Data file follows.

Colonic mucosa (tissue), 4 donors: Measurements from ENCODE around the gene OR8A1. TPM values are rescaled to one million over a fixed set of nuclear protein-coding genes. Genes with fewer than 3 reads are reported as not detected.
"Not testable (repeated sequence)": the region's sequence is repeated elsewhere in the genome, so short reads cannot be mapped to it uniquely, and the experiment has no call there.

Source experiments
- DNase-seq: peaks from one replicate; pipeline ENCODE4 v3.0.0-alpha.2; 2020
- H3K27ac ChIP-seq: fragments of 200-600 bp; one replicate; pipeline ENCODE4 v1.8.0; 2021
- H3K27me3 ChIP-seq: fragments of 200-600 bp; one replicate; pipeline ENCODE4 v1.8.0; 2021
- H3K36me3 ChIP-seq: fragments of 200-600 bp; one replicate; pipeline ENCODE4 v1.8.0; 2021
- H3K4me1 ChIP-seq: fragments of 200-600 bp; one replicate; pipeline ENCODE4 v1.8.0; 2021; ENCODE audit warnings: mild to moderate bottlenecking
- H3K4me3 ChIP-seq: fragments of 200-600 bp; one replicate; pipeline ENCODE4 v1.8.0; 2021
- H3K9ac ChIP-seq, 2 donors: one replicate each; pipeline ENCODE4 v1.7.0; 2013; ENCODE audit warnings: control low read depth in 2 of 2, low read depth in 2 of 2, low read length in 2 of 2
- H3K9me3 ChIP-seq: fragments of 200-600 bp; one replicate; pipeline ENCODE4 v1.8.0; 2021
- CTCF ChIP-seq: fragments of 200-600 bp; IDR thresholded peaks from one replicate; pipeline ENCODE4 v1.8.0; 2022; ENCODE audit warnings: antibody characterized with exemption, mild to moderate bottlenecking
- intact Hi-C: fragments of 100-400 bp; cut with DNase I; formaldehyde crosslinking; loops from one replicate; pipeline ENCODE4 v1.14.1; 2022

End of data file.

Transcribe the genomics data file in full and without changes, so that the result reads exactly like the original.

Colonic mucosa (tissue), 4 donors: Measurements from ENCODE around the gene OR8A1. TPM values are rescaled to one million over a fixed set of nuclear protein-coding genes. Genes with fewer than 3 reads are reported as not detected.
"Not testable (repeated sequence)": the region's sequence is repeated elsewhere in the genome, so short reads cannot be mapped to it uniquely, and the experiment has no call there.

Source experiments
- DNase-seq: peaks from one replicate; pipeline ENCODE4 v3.0.0-alpha.2; 2020
- H3K27ac ChIP-seq: fragments of 200-600 bp; one replicate; pipeline ENCODE4 v1.8.0; 2021
- H3K27me3 ChIP-seq: fragments of 200-600 bp; one replicate; pipeline ENCODE4 v1.8.0; 2021
- H3K36me3 ChIP-seq: fragments of 200-600 bp; one replicate; pipeline ENCODE4 v1.8.0; 2021
- H3K4me1 ChIP-seq: fragments of 200-600 bp; one replicate; pipeline ENCODE4 v1.8.0; 2021; ENCODE audit warnings: mild to moderate bottlenecking
- H3K4me3 ChIP-seq: fragments of 200-600 bp; one replicate; pipeline ENCODE4 v1.8.0; 2021
- H3K9ac ChIP-seq, 2 donors: one replicate each; pipeline ENCODE4 v1.7.0; 2013; ENCODE audit warnings: control low read depth in 2 of 2, low read depth in 2 of 2, low read length in 2 of 2
- H3K9me3 ChIP-seq: fragments of 200-600 bp; one replicate; pipeline ENCODE4 v1.8.0; 2021
- CTCF ChIP-seq: fragments of 200-600 bp; IDR thresholded peaks from one replicate; pipeline ENCODE4 v1.8.0; 2022; ENCODE audit warnings: antibody characterized with exemption, mild to moderate bottlenecking
- intact Hi-C: fragments of 100-400 bp; cut with DNase I; formaldehyde crosslinking; loops from one replicate; pipeline ENCODE4 v1.14.1; 2022